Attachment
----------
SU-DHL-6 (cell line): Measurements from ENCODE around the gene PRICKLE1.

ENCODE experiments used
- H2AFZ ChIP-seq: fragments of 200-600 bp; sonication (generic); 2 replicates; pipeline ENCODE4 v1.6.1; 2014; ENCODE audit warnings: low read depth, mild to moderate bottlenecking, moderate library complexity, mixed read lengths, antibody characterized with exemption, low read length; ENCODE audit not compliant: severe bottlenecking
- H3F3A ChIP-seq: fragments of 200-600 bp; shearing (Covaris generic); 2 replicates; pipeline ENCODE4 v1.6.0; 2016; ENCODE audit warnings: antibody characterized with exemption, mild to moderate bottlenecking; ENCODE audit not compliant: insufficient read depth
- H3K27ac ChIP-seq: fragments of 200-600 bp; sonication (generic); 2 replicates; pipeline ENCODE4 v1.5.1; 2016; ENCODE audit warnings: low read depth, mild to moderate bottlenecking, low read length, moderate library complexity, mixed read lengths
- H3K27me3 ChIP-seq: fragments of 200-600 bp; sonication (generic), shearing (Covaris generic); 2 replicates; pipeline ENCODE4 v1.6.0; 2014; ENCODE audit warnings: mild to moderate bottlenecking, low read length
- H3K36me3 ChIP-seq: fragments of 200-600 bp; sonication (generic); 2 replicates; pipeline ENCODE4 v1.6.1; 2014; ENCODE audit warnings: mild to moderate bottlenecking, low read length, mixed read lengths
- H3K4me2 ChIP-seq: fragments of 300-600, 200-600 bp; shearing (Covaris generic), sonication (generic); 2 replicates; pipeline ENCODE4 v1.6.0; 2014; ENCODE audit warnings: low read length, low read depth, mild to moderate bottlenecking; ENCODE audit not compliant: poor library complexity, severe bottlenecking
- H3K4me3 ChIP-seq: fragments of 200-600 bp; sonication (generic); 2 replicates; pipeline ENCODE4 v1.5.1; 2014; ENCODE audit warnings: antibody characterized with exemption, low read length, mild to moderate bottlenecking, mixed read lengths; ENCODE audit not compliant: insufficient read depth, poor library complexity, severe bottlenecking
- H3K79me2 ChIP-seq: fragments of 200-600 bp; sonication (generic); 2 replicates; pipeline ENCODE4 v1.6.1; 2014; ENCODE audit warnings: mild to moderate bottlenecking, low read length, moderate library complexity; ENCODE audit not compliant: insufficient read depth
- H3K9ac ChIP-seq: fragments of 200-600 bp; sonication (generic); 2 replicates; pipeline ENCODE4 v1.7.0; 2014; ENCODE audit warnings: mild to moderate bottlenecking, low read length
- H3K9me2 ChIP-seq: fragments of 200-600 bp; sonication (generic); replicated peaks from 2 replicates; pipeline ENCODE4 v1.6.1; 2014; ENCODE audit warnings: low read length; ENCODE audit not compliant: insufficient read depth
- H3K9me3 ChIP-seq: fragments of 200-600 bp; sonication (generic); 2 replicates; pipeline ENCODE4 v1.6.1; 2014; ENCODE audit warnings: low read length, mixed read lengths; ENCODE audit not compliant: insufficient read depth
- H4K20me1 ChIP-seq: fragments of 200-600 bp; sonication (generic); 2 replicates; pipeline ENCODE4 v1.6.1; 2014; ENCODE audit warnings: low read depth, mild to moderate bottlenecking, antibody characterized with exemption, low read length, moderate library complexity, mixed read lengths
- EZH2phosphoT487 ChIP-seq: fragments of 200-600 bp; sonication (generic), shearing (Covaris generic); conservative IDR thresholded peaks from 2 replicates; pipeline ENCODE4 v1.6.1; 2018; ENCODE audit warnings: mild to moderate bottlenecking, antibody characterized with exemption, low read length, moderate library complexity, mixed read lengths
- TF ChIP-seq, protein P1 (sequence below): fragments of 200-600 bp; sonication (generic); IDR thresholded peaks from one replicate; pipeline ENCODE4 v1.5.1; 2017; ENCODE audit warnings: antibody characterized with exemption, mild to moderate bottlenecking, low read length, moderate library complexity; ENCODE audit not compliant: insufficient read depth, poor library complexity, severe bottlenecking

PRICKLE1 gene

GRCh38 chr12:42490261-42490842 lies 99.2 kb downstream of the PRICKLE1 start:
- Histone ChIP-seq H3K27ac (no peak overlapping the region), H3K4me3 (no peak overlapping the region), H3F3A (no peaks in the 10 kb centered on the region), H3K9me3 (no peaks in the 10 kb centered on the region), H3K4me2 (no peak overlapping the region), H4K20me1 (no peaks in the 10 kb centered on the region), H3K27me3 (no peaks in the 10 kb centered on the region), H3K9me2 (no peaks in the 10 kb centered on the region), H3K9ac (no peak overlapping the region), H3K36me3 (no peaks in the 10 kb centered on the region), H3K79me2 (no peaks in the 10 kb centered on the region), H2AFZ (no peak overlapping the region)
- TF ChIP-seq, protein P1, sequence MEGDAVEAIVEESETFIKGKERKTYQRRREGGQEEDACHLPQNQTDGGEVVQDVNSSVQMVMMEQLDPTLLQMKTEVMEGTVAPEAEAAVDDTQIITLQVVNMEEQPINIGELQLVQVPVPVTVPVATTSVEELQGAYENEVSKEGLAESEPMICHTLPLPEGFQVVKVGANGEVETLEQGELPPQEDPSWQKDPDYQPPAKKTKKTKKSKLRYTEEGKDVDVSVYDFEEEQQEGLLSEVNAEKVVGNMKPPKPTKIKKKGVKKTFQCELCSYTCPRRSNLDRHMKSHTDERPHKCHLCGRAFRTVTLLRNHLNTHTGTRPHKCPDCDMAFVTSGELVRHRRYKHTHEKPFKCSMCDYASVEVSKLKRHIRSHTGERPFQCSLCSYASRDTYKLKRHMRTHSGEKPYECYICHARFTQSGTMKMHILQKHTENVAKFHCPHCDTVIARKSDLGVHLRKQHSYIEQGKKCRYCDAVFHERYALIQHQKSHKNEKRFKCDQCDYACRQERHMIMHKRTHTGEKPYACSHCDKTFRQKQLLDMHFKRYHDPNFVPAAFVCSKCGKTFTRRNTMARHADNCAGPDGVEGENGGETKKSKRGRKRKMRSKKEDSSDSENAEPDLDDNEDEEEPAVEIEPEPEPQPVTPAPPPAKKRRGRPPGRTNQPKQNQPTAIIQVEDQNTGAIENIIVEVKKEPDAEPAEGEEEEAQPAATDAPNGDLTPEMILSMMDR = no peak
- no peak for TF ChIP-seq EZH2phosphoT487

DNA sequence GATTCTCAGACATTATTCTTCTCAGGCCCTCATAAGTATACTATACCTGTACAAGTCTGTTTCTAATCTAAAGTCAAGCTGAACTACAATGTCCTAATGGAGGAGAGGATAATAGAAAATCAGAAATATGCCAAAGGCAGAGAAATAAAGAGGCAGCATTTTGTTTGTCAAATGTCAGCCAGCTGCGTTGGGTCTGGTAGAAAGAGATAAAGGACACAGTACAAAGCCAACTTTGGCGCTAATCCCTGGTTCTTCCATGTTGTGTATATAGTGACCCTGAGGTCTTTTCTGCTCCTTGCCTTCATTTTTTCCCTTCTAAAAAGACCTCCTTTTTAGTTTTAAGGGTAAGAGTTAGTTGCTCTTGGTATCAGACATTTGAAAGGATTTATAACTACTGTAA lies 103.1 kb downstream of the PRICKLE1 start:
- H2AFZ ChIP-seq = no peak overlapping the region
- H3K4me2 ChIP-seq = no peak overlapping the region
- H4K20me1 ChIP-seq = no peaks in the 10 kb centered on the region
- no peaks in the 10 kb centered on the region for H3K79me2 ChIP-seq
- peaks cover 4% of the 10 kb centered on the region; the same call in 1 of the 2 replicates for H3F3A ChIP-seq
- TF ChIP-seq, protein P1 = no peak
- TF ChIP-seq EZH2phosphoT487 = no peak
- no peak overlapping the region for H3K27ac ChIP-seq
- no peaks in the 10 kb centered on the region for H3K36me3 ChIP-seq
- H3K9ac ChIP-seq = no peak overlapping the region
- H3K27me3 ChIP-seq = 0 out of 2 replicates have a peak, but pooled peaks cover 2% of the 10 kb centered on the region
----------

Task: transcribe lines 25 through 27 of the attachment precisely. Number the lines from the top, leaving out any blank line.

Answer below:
- H4K20me1 ChIP-seq = no peaks in the 10 kb centered on the region
- no peaks in the 10 kb centered on the region for H3K79me2 ChIP-seq
- peaks cover 4% of the 10 kb centered on the region; the same call in 1 of the 2 replicates for H3F3A ChIP-seq